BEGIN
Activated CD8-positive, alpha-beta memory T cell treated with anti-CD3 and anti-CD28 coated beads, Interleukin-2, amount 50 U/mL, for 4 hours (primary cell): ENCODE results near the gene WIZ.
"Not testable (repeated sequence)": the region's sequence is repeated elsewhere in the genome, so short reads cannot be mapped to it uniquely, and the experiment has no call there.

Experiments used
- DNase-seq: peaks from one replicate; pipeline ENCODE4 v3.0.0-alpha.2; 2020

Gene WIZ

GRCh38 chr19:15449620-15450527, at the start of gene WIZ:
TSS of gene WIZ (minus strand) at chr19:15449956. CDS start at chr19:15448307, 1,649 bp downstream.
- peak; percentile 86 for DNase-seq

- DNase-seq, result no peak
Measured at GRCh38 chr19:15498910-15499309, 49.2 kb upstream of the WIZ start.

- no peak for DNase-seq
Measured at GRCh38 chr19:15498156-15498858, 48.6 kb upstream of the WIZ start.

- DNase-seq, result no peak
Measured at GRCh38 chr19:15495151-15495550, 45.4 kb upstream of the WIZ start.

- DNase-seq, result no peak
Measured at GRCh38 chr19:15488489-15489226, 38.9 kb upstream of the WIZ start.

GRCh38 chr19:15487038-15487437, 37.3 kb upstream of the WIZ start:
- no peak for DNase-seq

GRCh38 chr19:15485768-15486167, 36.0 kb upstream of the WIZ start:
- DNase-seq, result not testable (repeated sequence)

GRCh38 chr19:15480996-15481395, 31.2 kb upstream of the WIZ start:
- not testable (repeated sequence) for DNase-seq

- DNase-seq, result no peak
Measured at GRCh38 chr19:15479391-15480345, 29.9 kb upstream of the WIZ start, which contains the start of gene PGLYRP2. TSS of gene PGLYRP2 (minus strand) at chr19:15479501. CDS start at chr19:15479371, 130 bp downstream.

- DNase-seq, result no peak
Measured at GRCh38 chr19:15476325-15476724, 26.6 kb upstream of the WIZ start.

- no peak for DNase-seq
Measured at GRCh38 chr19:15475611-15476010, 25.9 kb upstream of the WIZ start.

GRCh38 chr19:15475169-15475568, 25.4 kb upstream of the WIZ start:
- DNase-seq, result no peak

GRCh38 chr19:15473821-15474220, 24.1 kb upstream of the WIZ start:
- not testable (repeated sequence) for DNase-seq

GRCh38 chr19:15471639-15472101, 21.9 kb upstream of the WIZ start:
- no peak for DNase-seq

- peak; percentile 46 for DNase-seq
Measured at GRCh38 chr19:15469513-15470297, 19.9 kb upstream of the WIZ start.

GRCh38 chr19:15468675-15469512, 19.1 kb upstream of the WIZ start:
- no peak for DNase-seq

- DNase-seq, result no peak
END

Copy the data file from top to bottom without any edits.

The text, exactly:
Activated CD8-positive, alpha-beta memory T cell treated with anti-CD3 and anti-CD28 coated beads, Interleukin-2, amount 50 U/mL, for 4 hours (primary cell): ENCODE results near the gene WIZ.
"Not testable (repeated sequence)": the region's sequence is repeated elsewhere in the genome, so short reads cannot be mapped to it uniquely, and the experiment has no call there.

Experiments used
- DNase-seq: peaks from one replicate; pipeline ENCODE4 v3.0.0-alpha.2; 2020

Gene WIZ

GRCh38 chr19:15449620-15450527, at the start of gene WIZ:
TSS of gene WIZ (minus strand) at chr19:15449956. CDS start at chr19:15448307, 1,649 bp downstream.
- peak; percentile 86 for DNase-seq

- DNase-seq, result no peak
Measured at GRCh38 chr19:15498910-15499309, 49.2 kb upstream of the WIZ start.

- no peak for DNase-seq
Measured at GRCh38 chr19:15498156-15498858, 48.6 kb upstream of the WIZ start.

- DNase-seq, result no peak
Measured at GRCh38 chr19:15495151-15495550, 45.4 kb upstream of the WIZ start.

- DNase-seq, result no peak
Measured at GRCh38 chr19:15488489-15489226, 38.9 kb upstream of the WIZ start.

GRCh38 chr19:15487038-15487437, 37.3 kb upstream of the WIZ start:
- no peak for DNase-seq

GRCh38 chr19:15485768-15486167, 36.0 kb upstream of the WIZ start:
- DNase-seq, result not testable (repeated sequence)

GRCh38 chr19:15480996-15481395, 31.2 kb upstream of the WIZ start:
- not testable (repeated sequence) for DNase-seq

- DNase-seq, result no peak
Measured at GRCh38 chr19:15479391-15480345, 29.9 kb upstream of the WIZ start, which contains the start of gene PGLYRP2. TSS of gene PGLYRP2 (minus strand) at chr19:15479501. CDS start at chr19:15479371, 130 bp downstream.

- DNase-seq, result no peak
Measured at GRCh38 chr19:15476325-15476724, 26.6 kb upstream of the WIZ start.

- no peak for DNase-seq
Measured at GRCh38 chr19:15475611-15476010, 25.9 kb upstream of the WIZ start.

GRCh38 chr19:15475169-15475568, 25.4 kb upstream of the WIZ start:
- DNase-seq, result no peak

GRCh38 chr19:15473821-15474220, 24.1 kb upstream of the WIZ start:
- not testable (repeated sequence) for DNase-seq

GRCh38 chr19:15471639-15472101, 21.9 kb upstream of the WIZ start:
- no peak for DNase-seq

- peak; percentile 46 for DNase-seq
Measured at GRCh38 chr19:15469513-15470297, 19.9 kb upstream of the WIZ start.

GRCh38 chr19:15468675-15469512, 19.1 kb upstream of the WIZ start:
- no peak for DNase-seq

- DNase-seq, result no peak